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Wrongfully Convicted Persons Gain Support via Los Angeles Innocence Project at Cal State LA
By Sentinel News Service
Published September 1, 2022

Paula Mitchell, director of the Los Angeles Innocence Project at Cal State LA, speaks during a news conference on Aug. 19 announcing the new partnership. Mitchell was joined at the event by Cal State LA Executive Vice President and Provost Jose A. Gomez, exoneree and founding donor of the project Andrew Wilson, State Sen. Bob Hertzberg, State Sen. Steven Bradford, Assemblymember Wendy Carrillo, and Katherine Roberts, director of Cal State LA’s criminalistics graduate program and executive director of the California Forensic Science Institute. (J. Emilio Flores/Cal State LA)

A team of experienced post-conviction attorneys is establishing the Los Angeles Innocence Project (LAIP) at Cal State LA, bringing the fight to free the wrongfully convicted to the university.

Through the new partnership, the litigators will work alongside faculty and students in the university’s California Forensic Science Institute and School of Criminal Justice and Criminalistics to identify and investigate cases of individuals with credible claims of actual innocence, and to litigate those claims where new evidence supports overturning a conviction.

LAIP at Cal State LA will be the first innocence project in the Innocence Network to be attached to a forensic science academic program in the U.S.

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“We work to create systemic change to repair past injustices and prevent future ones, in order to create a more fair and more safe world,” said veteran appellate attorney Paula Mitchell, who will serve as director of LAIP at Cal State LA.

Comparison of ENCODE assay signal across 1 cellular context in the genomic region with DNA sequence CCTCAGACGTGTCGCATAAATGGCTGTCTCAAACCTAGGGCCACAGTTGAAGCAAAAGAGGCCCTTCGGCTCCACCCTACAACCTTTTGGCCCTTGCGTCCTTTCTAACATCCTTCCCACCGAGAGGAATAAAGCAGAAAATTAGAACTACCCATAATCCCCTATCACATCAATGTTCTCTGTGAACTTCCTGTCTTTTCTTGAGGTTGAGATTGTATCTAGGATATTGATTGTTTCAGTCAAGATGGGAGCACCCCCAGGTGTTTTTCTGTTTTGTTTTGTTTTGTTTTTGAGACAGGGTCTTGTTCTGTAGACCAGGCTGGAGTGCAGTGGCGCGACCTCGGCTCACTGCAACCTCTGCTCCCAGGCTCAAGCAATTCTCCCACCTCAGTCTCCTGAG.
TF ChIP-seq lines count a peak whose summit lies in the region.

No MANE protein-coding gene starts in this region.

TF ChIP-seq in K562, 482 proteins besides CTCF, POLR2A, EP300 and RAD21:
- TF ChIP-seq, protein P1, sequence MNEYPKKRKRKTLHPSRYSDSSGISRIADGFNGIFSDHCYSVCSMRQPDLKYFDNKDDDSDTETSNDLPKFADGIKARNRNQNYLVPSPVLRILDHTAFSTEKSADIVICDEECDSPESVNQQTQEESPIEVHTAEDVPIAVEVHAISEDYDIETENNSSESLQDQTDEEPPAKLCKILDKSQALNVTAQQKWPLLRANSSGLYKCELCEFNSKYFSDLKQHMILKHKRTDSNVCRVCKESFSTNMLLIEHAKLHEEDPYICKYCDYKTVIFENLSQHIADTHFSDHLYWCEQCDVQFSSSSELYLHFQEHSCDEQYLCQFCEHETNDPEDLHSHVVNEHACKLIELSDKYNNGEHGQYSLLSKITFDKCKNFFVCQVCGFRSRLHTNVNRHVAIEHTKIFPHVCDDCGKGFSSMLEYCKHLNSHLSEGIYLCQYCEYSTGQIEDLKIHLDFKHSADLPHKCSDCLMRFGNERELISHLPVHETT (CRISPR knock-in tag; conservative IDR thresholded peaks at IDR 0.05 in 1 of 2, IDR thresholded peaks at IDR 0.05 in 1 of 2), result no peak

“We know that faulty forensics are a leading contributing cause of wrongful convictions. That is why this project—this first-of-its kind collaboration—is so important and needed.”

Mitchell joined Cal State LA officials and state legislators Bob Hertzberg, Steven Bradford and Wendy Carrillo at a news conference recently to announce the new partnership.

“The new Los Angeles Innocence Project at Cal State LA is an unprecedented coming together: a deeply dedicated group of post-conviction attorneys, experienced in exonerating the wrongly convicted has joined forces with a university that possesses a deep commitment to public service, and is home to a top-tier forensic science center and committed faculty and students eager to support the fight for justice,” Cal State LA Executive Vice President and Provost Jose A. Gomez said during the news conference in front of the university’s Hertzberg-Davis Forensic Science Center.

The launch of LAIP at Cal State LA is made possible by a $1 million gift from wrongfully convicted exoneree Andrew Wilson, which will support the project in its first two years.

Wilson was convicted in 1986 of a murder he did not commit and served 32 years in prison before he was exonerated in 2017. Mitchell and her team of dedicated post-conviction attorneys worked tirelessly over two years to prove his innocence and secure his freedom. Wilson received a settlement from the city and county of Los Angeles after his conviction was vacated.

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“I was compensated for my wrongful conviction and incarceration, and I am proud to use that money to be the Los Angeles Innocence Project’s founding donor,” Wilson said.

“The lawyers who helped me will work to free the many innocent prisoners in California’s prisons and prevent future wrongful convictions. No one should go through what I—and my family—went through.”

Cal State LA will also establish a $25,000 scholarship in Wilson’s name for students in the School of Criminal Justice and Criminalistics.